Frequently Asked Questions About Deacons:
“Call” is God’s invitation to use God-given gifts and talents to minister in the church and in the world. A deacon is called to serve all people, particularly the poor, the sick, and the oppressed, and to equip and lead the laity in ministries of compassion, justice, and service in the world. The deacon’s leadership role exemplifies Christian discipleship, creates opportunities for others to enter into discipleship, and connects the church’s worship with its service in the world. Help and specific information for youth is available at www.ExploreCalling.org.
The first step is consulting with a pastor or deacon and studying appropriate materials to further discern the call. That is followed by further consultation with the congregation’s parish staff/parish relations committee and district superintendent, the help of a mentor, and certification by the district committee on ordained ministry. The candidate must then be recommended to and approved by the conference Board of Ordained Ministry. After educational requirements are complete and approved by the Board of Ordained Ministry, a candidate is commissioned and serves a three-year probationary period, which is considered a trial period leading to full membership in the annual conference.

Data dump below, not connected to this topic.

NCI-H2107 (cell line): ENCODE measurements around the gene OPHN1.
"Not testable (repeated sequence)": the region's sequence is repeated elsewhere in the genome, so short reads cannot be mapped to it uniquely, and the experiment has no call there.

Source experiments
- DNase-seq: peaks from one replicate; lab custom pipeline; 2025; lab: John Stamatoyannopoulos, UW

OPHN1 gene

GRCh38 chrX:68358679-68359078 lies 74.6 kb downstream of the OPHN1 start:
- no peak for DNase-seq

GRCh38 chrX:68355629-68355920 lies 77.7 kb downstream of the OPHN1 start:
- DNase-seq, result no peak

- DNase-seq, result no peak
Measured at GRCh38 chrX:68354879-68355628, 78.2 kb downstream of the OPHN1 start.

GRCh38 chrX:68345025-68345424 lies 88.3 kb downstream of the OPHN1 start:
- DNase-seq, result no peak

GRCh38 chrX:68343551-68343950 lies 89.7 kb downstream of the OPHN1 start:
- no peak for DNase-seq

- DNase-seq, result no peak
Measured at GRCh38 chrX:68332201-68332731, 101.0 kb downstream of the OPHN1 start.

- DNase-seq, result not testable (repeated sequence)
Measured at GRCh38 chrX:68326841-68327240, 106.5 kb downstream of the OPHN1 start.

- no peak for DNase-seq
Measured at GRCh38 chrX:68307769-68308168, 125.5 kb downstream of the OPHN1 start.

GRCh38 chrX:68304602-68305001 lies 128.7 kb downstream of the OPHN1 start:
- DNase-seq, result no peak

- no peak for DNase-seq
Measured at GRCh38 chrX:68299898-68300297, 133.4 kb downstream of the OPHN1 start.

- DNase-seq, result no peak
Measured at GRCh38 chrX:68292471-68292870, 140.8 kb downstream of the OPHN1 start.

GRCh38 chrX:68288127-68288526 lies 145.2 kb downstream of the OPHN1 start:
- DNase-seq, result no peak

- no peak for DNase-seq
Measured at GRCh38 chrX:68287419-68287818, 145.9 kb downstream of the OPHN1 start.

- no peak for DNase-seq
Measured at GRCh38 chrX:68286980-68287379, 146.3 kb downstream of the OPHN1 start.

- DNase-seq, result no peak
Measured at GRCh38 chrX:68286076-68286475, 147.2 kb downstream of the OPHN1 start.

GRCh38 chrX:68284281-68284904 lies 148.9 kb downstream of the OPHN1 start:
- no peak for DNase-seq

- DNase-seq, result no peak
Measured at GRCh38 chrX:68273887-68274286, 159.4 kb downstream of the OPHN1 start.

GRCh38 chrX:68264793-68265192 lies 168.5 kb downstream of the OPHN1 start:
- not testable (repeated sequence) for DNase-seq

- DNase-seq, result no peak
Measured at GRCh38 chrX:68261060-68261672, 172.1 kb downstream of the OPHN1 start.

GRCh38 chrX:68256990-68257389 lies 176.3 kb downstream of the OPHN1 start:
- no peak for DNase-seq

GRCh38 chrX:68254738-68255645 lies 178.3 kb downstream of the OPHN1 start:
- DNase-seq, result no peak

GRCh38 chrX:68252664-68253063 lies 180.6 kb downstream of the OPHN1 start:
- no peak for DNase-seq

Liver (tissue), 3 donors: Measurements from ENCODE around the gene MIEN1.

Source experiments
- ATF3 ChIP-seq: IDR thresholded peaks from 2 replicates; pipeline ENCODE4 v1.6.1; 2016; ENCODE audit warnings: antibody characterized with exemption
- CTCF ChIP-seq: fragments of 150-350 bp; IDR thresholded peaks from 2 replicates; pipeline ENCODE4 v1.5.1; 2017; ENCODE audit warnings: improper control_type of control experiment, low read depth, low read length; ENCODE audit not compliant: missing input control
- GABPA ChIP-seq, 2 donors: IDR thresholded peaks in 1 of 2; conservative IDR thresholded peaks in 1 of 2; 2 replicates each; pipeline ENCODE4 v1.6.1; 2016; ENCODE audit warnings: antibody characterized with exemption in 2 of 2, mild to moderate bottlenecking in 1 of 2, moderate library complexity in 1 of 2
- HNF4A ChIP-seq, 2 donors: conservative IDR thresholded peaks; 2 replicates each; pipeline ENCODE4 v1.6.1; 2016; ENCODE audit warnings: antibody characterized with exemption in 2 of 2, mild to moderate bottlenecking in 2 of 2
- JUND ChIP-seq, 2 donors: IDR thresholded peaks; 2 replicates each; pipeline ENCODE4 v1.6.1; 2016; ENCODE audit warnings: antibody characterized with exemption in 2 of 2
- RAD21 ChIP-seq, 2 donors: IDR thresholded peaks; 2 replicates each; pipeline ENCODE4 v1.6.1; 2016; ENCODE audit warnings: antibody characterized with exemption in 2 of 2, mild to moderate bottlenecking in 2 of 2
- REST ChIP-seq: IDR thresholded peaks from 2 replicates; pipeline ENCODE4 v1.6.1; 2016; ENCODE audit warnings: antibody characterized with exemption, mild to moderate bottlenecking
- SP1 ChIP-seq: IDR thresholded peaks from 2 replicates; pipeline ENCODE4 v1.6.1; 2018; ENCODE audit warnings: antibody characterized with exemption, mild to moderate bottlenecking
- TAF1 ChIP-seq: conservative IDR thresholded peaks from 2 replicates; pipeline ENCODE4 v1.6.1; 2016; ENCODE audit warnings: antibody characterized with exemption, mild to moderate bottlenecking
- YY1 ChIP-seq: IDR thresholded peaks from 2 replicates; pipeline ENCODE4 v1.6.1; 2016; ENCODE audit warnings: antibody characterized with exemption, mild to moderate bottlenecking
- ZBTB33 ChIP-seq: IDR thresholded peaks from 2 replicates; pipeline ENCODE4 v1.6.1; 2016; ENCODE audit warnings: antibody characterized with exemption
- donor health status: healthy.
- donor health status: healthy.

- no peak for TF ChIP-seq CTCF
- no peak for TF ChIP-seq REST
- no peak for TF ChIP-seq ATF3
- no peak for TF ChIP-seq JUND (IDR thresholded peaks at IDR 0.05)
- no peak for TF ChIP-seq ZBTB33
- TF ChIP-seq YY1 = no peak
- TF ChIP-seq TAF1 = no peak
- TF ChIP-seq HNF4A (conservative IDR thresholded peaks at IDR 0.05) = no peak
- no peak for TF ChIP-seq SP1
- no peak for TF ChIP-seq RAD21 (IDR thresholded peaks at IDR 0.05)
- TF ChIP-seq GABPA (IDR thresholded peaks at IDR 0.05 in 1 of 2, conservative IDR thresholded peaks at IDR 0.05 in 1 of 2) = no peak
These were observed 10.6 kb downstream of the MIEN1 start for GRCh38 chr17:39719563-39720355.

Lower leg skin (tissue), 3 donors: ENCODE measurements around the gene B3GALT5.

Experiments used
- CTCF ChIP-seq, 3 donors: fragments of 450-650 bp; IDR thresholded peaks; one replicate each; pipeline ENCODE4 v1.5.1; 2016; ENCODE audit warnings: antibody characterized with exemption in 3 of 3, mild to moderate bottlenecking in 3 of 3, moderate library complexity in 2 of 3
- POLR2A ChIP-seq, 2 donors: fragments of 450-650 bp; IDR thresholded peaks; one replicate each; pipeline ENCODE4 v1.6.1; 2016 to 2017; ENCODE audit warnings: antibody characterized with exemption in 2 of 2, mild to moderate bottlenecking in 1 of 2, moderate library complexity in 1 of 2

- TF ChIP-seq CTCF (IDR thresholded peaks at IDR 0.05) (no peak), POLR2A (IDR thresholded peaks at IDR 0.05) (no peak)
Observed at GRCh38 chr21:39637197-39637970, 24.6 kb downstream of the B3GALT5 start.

A deacon may choose from four educational routes: bachelor’s or equivalent degree and a Master of Divinity or equivalent degree; bachelor’s degree and master’s from an approved school of theology or seminary; bachelor’s degree and master’s degree in area of specialization and basic graduate theological studies; or bachelor’s degree, professional certification, and basic graduate theological studies (candidates older than 35).
Like the elder, the deacon is appointed to a post by a bishop. However, unlike an elder, a deacon is non-itinerant. His or her appointment may be initiated by the deacon, an agency seeking his or her service, the bishop, or the district superintendent. The Division of Ordained Ministry offers a Web page on which United Methodist churches, related church agencies, and United Methodist colleges and universities may post available ministry positions.
A deacon is appointed by the bishop to ministry in a local congregation (where about 80 percent serve) or in a church-related, faith-based, or secular setting. Since the Order of Deacons was created in 1996, ordained deacons have carried the church outside its traditional walls to minister to the homeless, work with labor unions, in health care, and more. Deacons have founded non-traditional ministries, too. Other service possibilities include musical, editorial and writing, educational, age-group, artistic, mission-based and other posts.